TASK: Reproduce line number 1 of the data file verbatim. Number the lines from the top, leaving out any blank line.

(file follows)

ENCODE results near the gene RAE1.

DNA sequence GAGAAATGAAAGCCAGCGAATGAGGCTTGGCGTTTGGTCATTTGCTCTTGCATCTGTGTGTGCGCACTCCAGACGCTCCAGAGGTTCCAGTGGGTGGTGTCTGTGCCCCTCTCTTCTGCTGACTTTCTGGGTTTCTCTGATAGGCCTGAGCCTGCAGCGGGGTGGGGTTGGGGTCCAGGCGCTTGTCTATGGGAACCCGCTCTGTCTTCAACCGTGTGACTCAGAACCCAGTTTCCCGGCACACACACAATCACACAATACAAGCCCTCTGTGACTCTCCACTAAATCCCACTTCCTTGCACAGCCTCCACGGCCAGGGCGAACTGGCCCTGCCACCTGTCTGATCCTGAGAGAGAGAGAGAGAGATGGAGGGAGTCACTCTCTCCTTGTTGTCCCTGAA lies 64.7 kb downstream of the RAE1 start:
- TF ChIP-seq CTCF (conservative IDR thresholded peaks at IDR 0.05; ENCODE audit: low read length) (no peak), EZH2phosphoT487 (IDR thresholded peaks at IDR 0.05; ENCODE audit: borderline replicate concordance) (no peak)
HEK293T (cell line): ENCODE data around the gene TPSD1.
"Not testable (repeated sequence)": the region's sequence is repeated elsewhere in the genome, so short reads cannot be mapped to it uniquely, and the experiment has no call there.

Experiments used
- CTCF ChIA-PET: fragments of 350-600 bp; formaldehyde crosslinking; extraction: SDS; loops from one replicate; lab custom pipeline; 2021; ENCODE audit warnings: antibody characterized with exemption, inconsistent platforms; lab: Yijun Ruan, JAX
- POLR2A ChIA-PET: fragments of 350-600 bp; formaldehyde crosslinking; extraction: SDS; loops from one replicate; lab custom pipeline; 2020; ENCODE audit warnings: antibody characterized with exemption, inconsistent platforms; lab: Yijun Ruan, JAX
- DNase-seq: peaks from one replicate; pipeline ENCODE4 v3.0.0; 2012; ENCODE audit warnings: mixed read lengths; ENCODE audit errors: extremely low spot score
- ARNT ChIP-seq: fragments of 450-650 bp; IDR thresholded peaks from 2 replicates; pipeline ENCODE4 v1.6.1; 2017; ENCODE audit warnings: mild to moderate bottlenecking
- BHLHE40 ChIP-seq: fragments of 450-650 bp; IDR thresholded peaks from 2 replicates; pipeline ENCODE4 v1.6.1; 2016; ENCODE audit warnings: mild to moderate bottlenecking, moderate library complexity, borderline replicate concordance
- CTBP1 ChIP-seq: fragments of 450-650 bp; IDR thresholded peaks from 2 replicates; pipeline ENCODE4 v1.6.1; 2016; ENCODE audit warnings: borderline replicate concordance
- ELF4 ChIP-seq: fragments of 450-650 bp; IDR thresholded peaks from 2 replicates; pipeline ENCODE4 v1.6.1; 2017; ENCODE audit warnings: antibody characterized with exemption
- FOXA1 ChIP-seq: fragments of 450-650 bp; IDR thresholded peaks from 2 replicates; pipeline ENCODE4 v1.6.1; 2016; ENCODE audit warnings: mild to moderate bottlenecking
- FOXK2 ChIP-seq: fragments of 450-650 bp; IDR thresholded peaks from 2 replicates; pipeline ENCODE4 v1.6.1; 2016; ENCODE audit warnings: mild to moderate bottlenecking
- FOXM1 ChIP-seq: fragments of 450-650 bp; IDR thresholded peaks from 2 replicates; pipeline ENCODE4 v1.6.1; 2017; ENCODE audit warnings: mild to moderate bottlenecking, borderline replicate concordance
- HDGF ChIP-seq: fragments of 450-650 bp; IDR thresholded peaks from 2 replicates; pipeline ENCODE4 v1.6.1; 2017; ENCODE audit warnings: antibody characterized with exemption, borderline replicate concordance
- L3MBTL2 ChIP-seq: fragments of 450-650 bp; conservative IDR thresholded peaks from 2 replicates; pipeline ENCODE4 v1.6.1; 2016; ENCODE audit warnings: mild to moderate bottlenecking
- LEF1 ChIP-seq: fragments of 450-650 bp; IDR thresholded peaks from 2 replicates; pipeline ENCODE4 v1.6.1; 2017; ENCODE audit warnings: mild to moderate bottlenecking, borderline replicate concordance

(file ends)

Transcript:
ENCODE results near the gene RAE1.